Can Kibbutzim Work?

Ah, a pertinent question! Yet it begs the follow-up inquiry, “What the hell is kibbutzim?”

Kibbutzim is the plural form of kibbutz. And a kibbutz is–as far as I understand from looking over the Wikipedia article, anyways–a small community group that functions on basic socialist principles. Kibbutzim exist in Israel, where there are–as of a count made last year–about 270 kibbutzim.

Read that, it’s really interesting.

Now, you’ll see that they talk a lot about this thing called Zionism, and from what I’m getting, it’s basically just the idea that Jews deserve to keep Israel to themselves. Pretty much, they say that they deserve to repopulate their “ancestral homeland”.

Now, allow me to explain to you why you need to know about some little agricultural societies way the hell away in Israel.

So, today, I was in the car with my step-dad, on the half-hour drive home from school. We started talking about the end of the school-year fast approaching, and that led us to talking about my senior friends who are graduating, which led to talk of college, which inevitably led to my being asked, “Have you decided what you want to do, where you want to go, what you want to study?”

Which led to me groaning out an answer, “No…”

And that got us talking about my insatiable need to write. And then I explained why I can’t just write whatever I want and make money that way; I have to get a Real Person Job. Because there’s a saying that goes, “What’s the difference between a writer and a park bench? A park bench can support a family.” And, all right, I don’t have a family to support, but I have myself, and I’m just as much a family within myself as anybody else.

That sounds dumb, but I’ll stick with it. Anyways, I keep telling people and nobody really seems to get it: I can’t just write. There are people who can make writing their bread and butter, but it’s so much more difficult with stories and novels. I mean, there’s no real due dates, there’s no day-to-day thing, with time allocated for this and that so you eventually get your work done. It’s just writing in your spare time and then eventually you send it off and hope for the best. My idol, Meg Cabot, is a very successful woman and I’m pretty sure that her whole life now is writing–that’s her job. When she’s not writing, she’s touring for a book or just for general publicity. And that’s just what she does.

She has over fifty books in print.

That’s not exactly a short road getting there! That’s the thing that people don’t realize! Yeah, there’s a couple really good or successful authors out there, a few J.K. Rowlings and Meg Cabots who have climbed there ways up to the very top and are now making a living on it. But if you look around a book store you’re going to see there are more than two authors around. A lot of them suck. I mean, not everyone is super successful, especially not right away.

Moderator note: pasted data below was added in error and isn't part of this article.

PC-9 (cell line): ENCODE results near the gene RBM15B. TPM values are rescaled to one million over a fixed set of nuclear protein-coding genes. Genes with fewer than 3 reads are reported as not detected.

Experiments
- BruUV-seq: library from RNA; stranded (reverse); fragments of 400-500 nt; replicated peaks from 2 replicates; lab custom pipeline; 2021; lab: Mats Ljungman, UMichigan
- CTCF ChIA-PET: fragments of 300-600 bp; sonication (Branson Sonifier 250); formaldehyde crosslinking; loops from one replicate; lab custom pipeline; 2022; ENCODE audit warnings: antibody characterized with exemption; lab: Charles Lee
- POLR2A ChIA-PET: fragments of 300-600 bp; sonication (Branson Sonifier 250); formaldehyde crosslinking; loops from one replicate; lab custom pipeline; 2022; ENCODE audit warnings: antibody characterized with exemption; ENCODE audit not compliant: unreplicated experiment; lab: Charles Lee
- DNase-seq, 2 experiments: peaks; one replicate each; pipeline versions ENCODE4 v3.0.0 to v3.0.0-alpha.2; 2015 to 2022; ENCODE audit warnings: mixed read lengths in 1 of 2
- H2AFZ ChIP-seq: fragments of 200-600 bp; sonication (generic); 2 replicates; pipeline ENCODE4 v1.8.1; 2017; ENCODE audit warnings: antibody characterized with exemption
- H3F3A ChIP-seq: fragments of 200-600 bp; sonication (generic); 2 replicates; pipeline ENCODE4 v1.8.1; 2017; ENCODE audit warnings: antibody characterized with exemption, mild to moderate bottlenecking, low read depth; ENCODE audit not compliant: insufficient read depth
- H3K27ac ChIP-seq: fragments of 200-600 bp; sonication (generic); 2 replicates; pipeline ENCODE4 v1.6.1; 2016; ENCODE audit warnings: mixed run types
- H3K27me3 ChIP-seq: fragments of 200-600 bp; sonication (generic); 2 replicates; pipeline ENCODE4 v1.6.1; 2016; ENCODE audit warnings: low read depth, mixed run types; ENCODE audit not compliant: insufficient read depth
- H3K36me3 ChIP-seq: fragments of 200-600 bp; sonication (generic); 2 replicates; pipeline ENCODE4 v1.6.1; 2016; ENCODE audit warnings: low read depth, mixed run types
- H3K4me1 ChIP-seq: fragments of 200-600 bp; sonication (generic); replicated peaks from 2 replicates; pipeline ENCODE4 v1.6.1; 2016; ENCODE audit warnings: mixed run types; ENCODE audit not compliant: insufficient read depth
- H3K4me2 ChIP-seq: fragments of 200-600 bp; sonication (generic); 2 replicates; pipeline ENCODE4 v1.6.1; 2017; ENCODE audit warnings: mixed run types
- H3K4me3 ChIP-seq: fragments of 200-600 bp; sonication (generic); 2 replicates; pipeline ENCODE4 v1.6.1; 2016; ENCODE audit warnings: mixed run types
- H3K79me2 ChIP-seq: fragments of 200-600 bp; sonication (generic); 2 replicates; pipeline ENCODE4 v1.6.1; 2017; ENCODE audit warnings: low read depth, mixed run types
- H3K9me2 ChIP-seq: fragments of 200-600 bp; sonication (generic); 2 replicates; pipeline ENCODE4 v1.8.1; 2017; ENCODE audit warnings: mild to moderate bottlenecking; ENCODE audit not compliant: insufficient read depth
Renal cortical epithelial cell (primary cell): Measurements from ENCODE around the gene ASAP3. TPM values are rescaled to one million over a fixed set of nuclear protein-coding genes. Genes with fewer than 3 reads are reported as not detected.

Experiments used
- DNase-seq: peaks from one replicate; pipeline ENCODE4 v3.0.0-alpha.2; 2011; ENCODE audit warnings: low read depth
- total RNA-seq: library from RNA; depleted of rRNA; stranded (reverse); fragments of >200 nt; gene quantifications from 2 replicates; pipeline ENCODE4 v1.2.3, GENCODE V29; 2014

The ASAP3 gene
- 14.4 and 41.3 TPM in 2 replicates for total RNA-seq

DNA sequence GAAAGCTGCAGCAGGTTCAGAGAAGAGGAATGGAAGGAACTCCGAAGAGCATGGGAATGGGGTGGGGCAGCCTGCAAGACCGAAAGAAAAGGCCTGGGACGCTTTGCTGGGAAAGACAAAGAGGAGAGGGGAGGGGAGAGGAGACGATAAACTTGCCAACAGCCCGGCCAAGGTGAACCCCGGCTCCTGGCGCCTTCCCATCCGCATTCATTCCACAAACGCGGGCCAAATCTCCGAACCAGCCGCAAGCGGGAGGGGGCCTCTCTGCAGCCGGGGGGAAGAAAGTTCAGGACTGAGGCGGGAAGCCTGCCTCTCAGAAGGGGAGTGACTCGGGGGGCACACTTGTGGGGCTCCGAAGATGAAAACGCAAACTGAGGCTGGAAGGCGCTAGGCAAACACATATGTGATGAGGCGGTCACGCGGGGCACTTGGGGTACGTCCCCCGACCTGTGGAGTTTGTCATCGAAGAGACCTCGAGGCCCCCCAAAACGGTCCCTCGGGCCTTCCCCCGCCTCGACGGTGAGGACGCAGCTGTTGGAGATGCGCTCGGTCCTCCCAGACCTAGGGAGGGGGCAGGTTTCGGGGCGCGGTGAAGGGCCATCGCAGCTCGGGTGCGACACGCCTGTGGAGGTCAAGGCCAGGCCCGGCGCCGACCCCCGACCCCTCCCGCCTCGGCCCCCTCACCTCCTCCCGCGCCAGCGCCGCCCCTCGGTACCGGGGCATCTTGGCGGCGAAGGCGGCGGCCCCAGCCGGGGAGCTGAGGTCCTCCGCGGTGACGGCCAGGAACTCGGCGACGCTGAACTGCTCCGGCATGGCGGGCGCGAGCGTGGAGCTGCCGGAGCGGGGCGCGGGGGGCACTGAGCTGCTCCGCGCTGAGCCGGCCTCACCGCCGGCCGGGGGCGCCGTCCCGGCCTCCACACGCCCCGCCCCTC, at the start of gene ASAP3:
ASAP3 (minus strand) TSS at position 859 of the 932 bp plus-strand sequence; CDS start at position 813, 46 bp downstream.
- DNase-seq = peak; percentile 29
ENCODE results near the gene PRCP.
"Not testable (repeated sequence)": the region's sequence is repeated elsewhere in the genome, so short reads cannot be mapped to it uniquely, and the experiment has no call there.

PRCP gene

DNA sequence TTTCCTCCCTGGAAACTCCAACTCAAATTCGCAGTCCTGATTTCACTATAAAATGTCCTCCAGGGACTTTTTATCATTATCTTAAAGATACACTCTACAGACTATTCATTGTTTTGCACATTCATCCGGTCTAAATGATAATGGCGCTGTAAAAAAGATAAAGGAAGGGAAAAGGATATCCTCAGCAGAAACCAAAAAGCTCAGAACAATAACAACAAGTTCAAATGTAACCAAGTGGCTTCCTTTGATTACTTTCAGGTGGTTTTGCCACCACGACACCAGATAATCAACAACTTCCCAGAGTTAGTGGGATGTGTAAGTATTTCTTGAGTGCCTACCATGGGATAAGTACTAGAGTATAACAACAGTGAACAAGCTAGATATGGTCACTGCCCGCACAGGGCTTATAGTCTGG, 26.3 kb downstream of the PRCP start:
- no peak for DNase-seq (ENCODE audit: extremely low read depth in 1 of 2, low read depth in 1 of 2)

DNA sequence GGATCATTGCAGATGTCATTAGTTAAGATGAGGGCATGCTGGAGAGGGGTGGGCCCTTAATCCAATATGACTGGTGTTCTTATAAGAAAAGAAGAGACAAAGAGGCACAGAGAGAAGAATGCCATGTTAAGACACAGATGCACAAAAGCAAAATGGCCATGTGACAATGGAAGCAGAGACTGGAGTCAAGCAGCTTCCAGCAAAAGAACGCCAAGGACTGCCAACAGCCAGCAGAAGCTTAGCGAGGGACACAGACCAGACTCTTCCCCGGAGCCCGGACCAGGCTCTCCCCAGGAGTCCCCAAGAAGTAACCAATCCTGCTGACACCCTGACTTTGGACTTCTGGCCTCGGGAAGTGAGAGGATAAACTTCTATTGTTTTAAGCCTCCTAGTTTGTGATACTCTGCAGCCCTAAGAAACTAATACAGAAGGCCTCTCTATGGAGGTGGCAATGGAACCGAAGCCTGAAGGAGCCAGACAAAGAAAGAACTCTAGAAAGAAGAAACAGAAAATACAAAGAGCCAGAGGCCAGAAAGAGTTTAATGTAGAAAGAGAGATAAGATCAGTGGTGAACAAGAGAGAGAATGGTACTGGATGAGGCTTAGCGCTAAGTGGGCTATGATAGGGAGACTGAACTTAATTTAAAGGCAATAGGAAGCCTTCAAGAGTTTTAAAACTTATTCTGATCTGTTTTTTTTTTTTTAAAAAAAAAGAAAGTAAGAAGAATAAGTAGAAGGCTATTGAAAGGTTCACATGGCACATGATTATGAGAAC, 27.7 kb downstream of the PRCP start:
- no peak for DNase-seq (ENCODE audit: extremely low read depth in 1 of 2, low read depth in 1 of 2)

I want to get to the point where I have nothing to do everyday but wake up and write stories and books. But unless I manage to get that book deal I’ve been talking about, the mystical book deal that somehow happens before I’m even an adult–before I’ve even written anything, at this point–I’m not likely to just be whisked away into the world of publishing.

Anyways, all this got around to me talking about a story I’m currently working on, the one about the apocalypse and the conflicting view points and such. You remember, Riko. And yeah, I’m going to go ahead and address my one and only viewer right now, because–ha!–nobody else is going to see it.

Riko, when I was telling my step-dad about my story, he told me that the society I was coming up with sounded a lot like a Kibbutz. I was thinking of changing the title from “Picking Up Where We Left Off” to “Kibbutz Costco”. Thoughts?

Anyways, it’s 3 AM and I still haven’t written today’s–well, yesterday’s–story. So here it goes.

I yawned, and then before I could even finish yawning, I yawned again, and then one more time. I checked the clock. 11:20. I groaned.

I splashed water on my face, flickered the lights on and off, ran around the block, twice, and when I came back, it hadn’t even been ten minutes.

I stuffed my head into a pillow and groaned. “Why can’t I stay up? Raaaaaaaaugh.”

I paced my room, constantly checking the time. All the lights were on. I was drinking my third Monster that day. 11:35. Just a little while now. I ran down stairs. I ran back up. The carpet was soft on my cold feet. I went to the kitchen. I made a sandwich. 11:40.

The sandwich was good, so I made another. Then I ate a Twinkie. Then I felt fat. So I ate a carrot. And another carrot. To cancel out both sandwiches.


Almost there.

It was so dark out my window. I saw the faint orange glow of the street lamp, and the little cuticle that was the moon. I could see almost no stars.

11:50. Soon.

I turned my computer on; it took a while to boot up. I logged into Facebook, and I checked my boyfriend’s profile. Nobody. Yet.



I typed it out. “Happy birthday, baby! I love you! Way to be seventeen!”



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